Today I made my first steps out of Koenji, only to discover that there are in fact TWO train systems with two separate maps, one underground and one overground. That clears that mystery up. I was going to register my address at the local government office in Nakano, one stop along. Thankfully the journey was reasonably painless, since I had painstakingly copied out all the station names beforehand. However,
The government office and related procedure was the single most terrifying experience of my trip so far. I resorted to English very quickly indeed, but unfortunately their command of the language was about as good as my Japanese, albeit with a few more specific words. In the end, hand signals and very slow native language speaking sufficed, as it tends to in such situations. After a good half an hour of sheer, knee-shaking terror, I was rewarded for recognising my “yonhyakunanajyurokubango” in amongst all the other “gohyakunanajyugobango”s and “yonhyakunanajyuichibango”s with a copy of my address in genuine Japanese handwriting, written on my Resident Card.
What appeared to be a small local park between Tokyo Station and the British Embassy turned out to be the Imperial Palace and Gardens and an hour and a half’s walk. Thankfully the guard on the gate was helpful enough to let me know that the system had changed recently, and my presence wasn’t necessary if I had already registered at the local office. At least I got some exercise, I suppose.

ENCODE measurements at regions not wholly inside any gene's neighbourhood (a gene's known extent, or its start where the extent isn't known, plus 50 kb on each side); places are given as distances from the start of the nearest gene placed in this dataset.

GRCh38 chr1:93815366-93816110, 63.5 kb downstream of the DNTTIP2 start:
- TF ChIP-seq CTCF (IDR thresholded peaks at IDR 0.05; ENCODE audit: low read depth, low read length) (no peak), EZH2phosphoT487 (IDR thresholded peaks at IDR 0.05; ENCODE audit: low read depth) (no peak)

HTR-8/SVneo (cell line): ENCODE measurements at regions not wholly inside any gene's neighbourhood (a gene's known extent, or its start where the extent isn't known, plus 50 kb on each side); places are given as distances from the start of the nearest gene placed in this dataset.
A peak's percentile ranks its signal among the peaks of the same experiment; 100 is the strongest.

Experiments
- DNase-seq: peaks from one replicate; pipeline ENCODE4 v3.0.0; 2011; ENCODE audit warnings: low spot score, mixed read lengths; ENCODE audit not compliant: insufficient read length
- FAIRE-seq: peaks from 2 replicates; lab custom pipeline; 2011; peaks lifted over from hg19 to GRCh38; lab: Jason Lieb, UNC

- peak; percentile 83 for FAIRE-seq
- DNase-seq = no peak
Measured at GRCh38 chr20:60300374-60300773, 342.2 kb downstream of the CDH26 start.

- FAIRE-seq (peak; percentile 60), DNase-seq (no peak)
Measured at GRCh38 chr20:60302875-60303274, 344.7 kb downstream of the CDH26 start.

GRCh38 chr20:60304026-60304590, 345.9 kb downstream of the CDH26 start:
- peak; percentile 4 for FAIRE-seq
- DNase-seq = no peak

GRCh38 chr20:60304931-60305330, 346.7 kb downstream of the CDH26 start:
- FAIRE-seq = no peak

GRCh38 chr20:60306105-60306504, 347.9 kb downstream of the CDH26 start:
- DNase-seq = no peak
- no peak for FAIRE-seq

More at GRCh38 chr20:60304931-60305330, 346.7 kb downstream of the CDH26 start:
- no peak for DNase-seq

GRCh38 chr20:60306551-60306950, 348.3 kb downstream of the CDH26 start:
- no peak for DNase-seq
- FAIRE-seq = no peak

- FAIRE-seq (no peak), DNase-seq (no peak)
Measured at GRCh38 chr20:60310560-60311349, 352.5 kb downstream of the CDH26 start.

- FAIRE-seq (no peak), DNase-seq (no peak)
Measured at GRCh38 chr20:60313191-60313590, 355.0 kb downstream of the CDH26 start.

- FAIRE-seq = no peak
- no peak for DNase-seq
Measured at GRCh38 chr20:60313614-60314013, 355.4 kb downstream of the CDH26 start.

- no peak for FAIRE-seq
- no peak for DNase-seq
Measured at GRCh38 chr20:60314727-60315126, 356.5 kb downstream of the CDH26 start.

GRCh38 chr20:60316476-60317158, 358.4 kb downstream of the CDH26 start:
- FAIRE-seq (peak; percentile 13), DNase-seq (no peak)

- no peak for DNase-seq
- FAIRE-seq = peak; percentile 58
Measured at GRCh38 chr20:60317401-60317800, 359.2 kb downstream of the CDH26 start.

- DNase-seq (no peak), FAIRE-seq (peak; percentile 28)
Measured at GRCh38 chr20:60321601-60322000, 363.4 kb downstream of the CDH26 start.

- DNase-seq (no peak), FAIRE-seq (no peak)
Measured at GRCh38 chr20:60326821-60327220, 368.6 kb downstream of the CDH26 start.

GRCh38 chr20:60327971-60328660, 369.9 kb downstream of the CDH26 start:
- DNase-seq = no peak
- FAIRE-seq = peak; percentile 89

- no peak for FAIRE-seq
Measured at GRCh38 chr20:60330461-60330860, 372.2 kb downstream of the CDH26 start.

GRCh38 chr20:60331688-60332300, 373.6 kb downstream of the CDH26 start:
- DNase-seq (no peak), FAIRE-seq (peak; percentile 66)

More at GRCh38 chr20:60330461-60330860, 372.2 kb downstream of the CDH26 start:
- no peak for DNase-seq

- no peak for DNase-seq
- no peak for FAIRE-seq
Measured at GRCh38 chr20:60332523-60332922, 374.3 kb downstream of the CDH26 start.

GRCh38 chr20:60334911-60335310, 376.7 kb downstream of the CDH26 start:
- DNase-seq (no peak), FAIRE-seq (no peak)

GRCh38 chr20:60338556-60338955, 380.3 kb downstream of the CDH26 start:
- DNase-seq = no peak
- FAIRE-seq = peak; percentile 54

Another milestone was reached in food terms. No, not my embarrassing display at MacuDonarudo, but my purchase of some actual vegetables and meat, for genuine actual cooking (without an oven, using only a single hob — stir fry has been well suggested), and hopefully yet another step towards survival. Also helpful is Japanese TV. There’s a languages channel, so while Taka-san can practice his “È stato molto bello”, I can whip out my best “とてもよかったです.” Plus, there’s something almost morbid about watching a Japanese dressed as a Frenchman speaking Italian to a German TV presenter, who replies in Japanese.